Streamline Planning

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The adage says that a two-hump camel is just a Shetland Pony, designed by a committee.

Sounds about right.

And if that’s true, then a platypus is a duck designed by the typical town planning process.

So we’re hoping that the current council will work to rationalize the planning process, given its devotion to convincing builders that Payson’s planning process doesn’t reveal anger issues — or early onset Alzheimer’s.

For instance, we couldn’t help but notice the development of a certain amount of muddle in the interactions among the various town committees illustrated by several stories in today’s paper.

On the one hand, you’ve got the traffic committee suddenly deciding that the consultant-recommended plan for Main Street might cause a lot of fender-benders by shifting to angled parking. Then on another page, you’ve got the redevelopment district board urging the council to make sure all Main Street projects go through the new design review board.

The latest back and forth underscores an earlier council discussion about the proper role of the design review board, which recently came up with standards intended to give the town a consistent “western mountain town” look. At that council discussion, the planning staff noted the town has several special districts that have their own rules and standards — most notably the airport and Main Street.

So we think it’s time to take a careful look at the jury-rigged system, to make sure we don’t stitch extra webbed feet onto puzzled ponies.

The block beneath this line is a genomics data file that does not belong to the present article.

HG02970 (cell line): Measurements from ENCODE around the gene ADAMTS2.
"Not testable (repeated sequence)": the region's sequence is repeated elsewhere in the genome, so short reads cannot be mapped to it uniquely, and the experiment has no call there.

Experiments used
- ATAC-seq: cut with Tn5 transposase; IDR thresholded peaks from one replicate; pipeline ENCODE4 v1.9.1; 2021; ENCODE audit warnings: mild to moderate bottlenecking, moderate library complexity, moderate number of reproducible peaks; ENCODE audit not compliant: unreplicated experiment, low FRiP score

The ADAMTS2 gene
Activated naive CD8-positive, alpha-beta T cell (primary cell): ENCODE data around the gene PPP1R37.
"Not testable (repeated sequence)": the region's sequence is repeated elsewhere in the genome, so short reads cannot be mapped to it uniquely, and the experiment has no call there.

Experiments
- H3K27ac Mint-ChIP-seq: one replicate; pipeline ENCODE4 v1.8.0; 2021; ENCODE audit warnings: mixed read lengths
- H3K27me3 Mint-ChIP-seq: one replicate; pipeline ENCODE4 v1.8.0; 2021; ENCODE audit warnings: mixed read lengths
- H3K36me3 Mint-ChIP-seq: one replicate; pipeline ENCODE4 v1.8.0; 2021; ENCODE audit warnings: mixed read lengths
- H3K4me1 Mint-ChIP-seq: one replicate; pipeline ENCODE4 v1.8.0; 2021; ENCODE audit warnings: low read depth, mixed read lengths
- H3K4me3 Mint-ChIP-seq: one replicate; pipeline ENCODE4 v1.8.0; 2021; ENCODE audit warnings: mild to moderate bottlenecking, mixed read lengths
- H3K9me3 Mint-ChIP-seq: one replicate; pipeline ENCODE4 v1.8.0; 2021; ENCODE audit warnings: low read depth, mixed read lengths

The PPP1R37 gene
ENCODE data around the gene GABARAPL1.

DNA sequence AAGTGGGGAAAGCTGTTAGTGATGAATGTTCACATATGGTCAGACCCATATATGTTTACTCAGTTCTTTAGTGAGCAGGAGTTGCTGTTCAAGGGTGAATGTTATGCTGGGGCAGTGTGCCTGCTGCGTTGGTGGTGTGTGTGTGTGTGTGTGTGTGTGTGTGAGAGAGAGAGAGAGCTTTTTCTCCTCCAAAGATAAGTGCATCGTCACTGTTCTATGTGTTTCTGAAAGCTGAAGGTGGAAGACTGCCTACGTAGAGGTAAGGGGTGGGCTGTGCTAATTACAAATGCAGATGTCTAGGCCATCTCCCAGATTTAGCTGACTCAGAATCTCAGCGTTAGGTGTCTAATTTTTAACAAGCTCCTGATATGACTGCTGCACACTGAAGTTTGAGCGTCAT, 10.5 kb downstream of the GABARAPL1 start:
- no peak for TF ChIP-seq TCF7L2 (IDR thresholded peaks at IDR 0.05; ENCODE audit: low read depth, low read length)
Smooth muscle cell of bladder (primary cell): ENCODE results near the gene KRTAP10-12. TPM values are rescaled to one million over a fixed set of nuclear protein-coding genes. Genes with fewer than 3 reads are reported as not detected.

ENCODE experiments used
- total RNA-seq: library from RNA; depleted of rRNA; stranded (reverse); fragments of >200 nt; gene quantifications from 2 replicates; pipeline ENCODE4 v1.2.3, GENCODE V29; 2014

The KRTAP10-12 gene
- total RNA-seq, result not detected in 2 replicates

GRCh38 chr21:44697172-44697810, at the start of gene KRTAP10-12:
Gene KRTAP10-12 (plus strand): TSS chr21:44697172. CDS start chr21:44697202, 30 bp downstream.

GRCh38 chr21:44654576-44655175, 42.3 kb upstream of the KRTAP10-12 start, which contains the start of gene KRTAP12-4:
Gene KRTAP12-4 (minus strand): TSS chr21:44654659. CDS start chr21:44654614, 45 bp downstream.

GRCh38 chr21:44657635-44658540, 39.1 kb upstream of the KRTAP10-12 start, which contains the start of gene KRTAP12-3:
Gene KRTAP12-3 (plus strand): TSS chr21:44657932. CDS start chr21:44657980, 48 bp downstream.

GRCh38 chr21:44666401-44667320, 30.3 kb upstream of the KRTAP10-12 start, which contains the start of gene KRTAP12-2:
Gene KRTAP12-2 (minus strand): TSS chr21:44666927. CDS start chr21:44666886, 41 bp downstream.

Here’s one idea: Make the planning commission the clearing house. All projects should start there — with subsequent input from committees dealing with design, traffic and the special districts.

Don’t make landowners pinball from committee to committee, lighting up bumpers as they bounce about. The planning commission would delegate specialized issues, but also keep everything coordinated and on schedule.

Moreover, the town must think through the process for developments in the various planning overlay districts — like the redevelopment district and the airport. Don’t let each of those districts develop its own little system, even if they have special standards.

The lull in applications and the presence of an ostensibly business-friendly council presents the perfect moment to take up this question. Let’s make sure that when business picks up again we have a system other town’s will envy — rather than one bemused builders bemoan.

If it’s planned like a duck — it will walk like a duck.

That said — we do love the platypus. Did you know they have fur, lay eggs and sense the electromagnetic field of their prey with sensors in their bills?

Besides, they offer solid evidence that the Creator has a sense of humor.

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